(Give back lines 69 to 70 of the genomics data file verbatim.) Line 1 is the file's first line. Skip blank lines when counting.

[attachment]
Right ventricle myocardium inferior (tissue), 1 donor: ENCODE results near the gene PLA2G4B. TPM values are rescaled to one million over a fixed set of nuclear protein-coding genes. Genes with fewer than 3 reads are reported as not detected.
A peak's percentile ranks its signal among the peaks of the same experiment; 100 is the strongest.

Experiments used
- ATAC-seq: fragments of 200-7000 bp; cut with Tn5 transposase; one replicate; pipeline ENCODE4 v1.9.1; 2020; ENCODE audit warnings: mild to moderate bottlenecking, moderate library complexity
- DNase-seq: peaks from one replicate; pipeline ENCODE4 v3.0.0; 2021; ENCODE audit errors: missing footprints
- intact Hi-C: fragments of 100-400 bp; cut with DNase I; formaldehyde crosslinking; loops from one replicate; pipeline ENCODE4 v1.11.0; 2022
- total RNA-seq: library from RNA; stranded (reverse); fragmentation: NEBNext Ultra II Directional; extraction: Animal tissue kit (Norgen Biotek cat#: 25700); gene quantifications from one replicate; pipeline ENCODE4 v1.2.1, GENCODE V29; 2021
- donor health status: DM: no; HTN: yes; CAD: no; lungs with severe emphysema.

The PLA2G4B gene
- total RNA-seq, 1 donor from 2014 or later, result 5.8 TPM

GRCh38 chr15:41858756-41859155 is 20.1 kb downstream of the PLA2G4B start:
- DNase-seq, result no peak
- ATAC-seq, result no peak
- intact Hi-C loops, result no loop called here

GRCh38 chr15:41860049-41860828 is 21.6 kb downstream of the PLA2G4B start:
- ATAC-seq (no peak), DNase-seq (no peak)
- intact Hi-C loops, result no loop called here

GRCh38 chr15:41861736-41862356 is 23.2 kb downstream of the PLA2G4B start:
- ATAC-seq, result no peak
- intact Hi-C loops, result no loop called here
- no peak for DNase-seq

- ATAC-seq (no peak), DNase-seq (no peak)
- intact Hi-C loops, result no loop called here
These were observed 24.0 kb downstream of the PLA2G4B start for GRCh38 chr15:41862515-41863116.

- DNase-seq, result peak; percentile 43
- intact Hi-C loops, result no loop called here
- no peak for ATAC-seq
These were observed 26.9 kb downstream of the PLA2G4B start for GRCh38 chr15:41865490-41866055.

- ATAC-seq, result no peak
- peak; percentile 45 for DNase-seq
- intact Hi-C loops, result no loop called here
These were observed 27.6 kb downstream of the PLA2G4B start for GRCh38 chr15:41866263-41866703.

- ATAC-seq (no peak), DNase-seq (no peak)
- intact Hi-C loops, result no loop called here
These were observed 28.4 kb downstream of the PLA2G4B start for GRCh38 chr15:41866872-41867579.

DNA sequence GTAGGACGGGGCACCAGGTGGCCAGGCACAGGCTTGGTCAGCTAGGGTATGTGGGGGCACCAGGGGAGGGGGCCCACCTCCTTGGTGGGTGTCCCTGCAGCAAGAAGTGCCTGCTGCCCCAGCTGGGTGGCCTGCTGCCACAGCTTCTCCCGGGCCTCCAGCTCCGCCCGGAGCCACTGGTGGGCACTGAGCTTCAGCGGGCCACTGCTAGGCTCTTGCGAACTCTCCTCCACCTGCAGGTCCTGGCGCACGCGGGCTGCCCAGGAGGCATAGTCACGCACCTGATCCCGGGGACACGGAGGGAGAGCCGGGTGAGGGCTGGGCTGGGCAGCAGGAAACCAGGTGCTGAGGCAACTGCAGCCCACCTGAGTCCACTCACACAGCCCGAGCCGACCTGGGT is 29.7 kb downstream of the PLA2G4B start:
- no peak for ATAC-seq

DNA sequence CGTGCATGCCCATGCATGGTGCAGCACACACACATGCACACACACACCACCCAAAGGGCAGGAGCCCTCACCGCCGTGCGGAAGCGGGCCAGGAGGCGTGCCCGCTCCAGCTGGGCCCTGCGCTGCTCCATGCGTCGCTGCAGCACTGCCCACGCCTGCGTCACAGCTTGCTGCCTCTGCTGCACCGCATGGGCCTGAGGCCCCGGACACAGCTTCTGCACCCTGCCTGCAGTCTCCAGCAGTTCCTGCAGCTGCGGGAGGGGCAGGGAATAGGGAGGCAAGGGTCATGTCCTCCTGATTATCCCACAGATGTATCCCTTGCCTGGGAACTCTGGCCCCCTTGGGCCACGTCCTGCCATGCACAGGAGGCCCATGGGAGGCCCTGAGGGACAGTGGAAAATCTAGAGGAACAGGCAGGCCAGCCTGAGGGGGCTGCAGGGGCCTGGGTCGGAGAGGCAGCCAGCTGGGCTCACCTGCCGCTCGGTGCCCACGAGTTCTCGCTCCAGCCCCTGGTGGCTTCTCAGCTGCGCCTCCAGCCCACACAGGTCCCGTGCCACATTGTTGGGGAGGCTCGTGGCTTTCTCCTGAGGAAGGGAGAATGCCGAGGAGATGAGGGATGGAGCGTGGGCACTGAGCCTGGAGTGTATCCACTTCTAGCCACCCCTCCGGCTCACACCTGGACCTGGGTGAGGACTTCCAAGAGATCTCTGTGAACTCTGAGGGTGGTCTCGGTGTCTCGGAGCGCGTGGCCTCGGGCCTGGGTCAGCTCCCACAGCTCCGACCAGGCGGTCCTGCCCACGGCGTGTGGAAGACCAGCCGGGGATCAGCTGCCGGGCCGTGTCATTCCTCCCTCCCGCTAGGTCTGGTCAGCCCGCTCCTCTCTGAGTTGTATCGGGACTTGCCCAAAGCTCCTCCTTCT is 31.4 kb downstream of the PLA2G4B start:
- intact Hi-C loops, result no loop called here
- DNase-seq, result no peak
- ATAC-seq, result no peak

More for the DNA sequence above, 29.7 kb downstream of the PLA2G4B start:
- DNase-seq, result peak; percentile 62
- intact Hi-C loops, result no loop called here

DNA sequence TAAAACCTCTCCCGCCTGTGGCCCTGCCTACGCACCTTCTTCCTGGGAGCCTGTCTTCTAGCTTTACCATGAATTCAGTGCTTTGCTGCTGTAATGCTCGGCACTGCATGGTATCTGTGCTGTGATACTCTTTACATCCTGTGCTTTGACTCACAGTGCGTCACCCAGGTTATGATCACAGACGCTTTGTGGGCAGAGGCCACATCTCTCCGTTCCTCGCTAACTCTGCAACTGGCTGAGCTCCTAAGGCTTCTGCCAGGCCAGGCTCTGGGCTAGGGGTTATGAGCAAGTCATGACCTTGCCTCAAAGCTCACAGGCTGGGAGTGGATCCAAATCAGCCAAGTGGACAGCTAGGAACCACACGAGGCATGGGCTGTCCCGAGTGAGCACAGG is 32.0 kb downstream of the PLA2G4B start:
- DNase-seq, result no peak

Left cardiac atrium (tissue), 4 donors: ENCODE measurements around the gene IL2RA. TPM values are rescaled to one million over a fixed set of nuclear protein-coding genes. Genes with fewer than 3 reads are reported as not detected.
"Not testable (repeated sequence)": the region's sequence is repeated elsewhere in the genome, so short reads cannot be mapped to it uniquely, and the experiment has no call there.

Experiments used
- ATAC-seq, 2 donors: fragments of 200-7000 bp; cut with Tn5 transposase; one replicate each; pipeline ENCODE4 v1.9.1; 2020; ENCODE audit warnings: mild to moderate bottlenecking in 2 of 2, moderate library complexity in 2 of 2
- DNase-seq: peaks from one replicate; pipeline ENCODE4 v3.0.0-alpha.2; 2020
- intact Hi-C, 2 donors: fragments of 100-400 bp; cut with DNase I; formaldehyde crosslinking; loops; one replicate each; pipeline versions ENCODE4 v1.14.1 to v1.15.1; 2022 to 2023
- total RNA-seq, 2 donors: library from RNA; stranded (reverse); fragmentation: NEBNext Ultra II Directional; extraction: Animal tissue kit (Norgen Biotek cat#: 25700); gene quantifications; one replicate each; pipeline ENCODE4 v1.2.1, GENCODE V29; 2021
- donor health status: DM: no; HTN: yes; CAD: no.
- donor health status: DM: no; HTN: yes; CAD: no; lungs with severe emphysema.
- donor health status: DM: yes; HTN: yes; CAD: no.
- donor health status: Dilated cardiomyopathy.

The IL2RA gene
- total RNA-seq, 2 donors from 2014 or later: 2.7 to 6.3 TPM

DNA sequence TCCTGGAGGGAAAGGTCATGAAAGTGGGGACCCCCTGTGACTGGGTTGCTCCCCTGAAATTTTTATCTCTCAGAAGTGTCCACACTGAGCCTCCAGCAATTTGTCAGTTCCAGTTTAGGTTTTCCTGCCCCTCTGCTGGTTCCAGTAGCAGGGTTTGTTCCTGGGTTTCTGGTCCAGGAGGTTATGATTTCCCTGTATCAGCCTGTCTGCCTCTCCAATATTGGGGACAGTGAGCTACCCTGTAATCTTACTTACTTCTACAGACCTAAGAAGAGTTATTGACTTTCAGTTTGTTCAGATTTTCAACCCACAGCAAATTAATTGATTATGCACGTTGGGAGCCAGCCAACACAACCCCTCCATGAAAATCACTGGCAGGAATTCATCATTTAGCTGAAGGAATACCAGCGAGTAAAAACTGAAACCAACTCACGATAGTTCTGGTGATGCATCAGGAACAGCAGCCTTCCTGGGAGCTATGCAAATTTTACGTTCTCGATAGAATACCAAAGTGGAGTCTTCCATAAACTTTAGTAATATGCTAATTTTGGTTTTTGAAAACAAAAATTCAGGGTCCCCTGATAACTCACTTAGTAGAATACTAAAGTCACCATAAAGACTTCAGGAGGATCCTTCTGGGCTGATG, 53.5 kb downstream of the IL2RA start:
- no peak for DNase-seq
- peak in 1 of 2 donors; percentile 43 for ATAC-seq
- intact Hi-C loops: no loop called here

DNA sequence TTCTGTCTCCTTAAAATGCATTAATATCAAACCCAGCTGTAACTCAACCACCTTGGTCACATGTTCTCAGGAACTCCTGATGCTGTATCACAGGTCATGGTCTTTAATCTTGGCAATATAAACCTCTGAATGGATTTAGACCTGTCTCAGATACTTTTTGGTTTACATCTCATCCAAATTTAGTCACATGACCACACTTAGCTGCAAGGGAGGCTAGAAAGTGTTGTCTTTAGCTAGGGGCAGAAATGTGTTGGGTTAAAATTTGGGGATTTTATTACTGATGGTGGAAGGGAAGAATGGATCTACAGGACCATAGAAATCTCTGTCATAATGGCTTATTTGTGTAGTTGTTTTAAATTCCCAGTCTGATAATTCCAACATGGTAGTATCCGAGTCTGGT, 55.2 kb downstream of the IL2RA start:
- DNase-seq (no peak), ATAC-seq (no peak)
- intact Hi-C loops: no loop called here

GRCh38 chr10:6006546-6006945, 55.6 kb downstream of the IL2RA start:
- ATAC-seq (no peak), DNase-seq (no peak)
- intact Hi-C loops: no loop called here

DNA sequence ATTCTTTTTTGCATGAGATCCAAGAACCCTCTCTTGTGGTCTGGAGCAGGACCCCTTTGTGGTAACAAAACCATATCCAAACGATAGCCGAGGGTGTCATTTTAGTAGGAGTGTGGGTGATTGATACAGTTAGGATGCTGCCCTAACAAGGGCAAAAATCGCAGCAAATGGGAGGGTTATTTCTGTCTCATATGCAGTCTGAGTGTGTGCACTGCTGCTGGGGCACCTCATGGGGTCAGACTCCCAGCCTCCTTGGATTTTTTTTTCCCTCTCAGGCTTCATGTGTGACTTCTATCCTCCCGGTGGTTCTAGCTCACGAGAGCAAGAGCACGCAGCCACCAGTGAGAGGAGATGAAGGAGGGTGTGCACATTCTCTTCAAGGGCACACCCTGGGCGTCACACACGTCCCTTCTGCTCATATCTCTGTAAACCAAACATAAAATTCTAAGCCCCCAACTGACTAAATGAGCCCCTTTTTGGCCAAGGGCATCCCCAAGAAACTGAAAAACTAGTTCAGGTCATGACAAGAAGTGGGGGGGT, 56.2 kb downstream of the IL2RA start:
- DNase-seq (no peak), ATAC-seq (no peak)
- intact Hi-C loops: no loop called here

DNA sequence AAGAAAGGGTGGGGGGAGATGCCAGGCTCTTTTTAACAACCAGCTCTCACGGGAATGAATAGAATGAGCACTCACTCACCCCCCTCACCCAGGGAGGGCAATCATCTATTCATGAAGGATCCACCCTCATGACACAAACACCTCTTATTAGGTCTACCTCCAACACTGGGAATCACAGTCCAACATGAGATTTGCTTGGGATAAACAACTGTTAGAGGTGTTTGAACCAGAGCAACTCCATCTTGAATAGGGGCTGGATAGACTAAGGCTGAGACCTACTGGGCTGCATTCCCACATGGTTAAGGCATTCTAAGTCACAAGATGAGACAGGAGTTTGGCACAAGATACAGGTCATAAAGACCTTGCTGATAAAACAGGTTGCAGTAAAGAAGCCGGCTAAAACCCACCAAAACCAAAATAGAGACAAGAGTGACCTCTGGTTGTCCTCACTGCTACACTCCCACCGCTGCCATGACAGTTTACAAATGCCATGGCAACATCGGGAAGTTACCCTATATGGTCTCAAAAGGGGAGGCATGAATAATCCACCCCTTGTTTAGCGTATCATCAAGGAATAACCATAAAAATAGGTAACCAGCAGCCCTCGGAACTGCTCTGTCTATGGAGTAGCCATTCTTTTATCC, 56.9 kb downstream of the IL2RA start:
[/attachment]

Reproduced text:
- intact Hi-C loops: no loop called here

DNA sequence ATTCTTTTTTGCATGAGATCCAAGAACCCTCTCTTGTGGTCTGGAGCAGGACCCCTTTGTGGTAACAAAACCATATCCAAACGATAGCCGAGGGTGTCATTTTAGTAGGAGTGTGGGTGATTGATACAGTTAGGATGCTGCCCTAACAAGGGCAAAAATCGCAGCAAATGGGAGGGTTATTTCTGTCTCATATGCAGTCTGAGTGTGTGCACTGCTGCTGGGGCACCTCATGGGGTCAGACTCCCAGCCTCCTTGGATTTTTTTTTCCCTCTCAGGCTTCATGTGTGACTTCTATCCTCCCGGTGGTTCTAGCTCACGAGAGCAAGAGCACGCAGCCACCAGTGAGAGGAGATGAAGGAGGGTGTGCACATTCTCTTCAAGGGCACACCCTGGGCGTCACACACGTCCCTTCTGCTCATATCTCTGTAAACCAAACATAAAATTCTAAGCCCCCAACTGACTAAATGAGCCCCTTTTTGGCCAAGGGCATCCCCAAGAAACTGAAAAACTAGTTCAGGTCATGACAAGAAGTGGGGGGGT, 56.2 kb downstream of the IL2RA start: